Sessions also said Friday that the department is ending “regulation-by-litigation.”
“The days of ‘sue and settle’ – when special interests could sue an agency, then get the agency to impose a new regulation in a settlement, often to advance an agenda – are over,” he said. “The Department of Justice is duty-bound to defend laws as they are written, regardless of whether or not the government likes the results. Our agencies must follow the law – not make it.”
A Regulatory Reform Task Force, led by Associate Attorney General Rachel Brand, will also review existing DOJ documents to see if they need to be rescinded or modified.
The guidance documents and regulations Obama issued during the final months of his presidency had far-reaching implications for the coal industry, broadband customers, hunters, women seeking abortion at Planned Parenthood and other abortion providers, and the firearms industry.
The school bathroom mandate was one of the most controversial guidance memos Obama issued. With the help of then-attorney general Loretta Lynch, he instructed public schools that receive federal funding to allow transgender students to use the bathroom of their choice
Matthews pointed out the Civil Rights law of 1964 “states you cannot discriminate based upon race, creed, origin, religion and gender.”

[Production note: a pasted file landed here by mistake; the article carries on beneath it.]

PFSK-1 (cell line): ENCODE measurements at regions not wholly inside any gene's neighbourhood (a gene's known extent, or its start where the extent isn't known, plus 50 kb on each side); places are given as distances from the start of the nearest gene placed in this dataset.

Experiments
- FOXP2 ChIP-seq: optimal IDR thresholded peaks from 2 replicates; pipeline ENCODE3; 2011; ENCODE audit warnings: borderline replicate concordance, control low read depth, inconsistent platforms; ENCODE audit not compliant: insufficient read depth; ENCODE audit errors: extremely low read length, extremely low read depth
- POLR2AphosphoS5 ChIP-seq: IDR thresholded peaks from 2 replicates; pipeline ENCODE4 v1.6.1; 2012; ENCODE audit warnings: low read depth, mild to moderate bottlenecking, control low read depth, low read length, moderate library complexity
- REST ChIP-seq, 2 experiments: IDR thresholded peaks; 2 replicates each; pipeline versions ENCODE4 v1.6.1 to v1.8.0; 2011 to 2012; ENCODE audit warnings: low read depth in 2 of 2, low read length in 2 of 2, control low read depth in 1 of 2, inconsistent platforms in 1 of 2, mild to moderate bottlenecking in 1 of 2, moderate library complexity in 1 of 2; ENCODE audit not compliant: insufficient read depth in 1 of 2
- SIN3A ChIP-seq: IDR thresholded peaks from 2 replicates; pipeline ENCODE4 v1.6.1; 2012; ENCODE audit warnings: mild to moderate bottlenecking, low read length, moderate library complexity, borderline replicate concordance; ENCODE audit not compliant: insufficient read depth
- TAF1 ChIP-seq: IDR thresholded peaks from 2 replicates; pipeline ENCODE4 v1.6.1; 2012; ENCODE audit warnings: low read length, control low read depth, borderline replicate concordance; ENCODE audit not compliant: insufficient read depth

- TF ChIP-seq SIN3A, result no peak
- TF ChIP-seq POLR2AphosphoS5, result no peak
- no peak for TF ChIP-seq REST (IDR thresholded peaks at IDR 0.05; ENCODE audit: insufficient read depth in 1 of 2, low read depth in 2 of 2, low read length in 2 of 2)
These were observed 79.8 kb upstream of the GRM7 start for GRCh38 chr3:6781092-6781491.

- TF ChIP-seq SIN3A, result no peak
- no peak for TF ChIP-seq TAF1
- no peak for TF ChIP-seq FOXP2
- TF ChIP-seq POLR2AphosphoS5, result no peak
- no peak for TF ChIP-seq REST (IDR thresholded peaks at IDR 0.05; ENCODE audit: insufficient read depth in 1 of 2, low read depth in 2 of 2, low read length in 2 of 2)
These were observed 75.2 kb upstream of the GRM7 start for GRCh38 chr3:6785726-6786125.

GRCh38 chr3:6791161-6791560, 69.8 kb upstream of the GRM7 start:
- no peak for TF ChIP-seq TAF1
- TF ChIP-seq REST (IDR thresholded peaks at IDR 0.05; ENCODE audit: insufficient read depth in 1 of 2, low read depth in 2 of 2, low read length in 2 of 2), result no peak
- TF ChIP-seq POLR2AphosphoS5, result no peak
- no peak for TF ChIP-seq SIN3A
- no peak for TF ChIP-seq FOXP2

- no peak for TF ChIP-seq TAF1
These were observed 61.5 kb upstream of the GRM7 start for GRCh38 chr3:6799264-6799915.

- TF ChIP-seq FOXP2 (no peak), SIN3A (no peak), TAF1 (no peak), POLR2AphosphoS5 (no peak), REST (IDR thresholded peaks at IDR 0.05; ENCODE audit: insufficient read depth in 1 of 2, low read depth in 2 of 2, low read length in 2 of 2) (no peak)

“[What] the Obama administration did was expand that to gay people and transgender,” he said. “That was not covered under the civil rights legislation.”
He said Sessions is “scaling back guidance and restoring it to depend on what is actually legislated.”
“If Congress wants to extend these rights to transgender people, Congress has that option, but now the Justice Department isn’t going to go out and make that expansion themselves,” he said.
In February, Trump issued an order reversing Obama’s transgender policy.
Not only is the Justice Department reducing the scope of the executive branch, Matthews noted, but Trump began his presidency by rescinding onerous regulations issued by the Obama administration through executive order.
In January, Trump signed an executive order requiring that for every new federal regulation implemented, two must be rescinded.
Trump declared moments before signing the order that it “will be the biggest such act that our country has ever seen.”
“There will be regulation, there will be control, but it will be a normalized control where you can open your business and expand your business very easily. And that’s what our country has been all about,” he said.
“If you have a regulation you want, No. 1, we’re not gonna approve it because it’s already been approved probably in 17 different forms,” he said. “But if we do, the only way you have a chance is we have to knock out two regulations for every new regulation. So if there’s a new regulation, they have to knock out two.”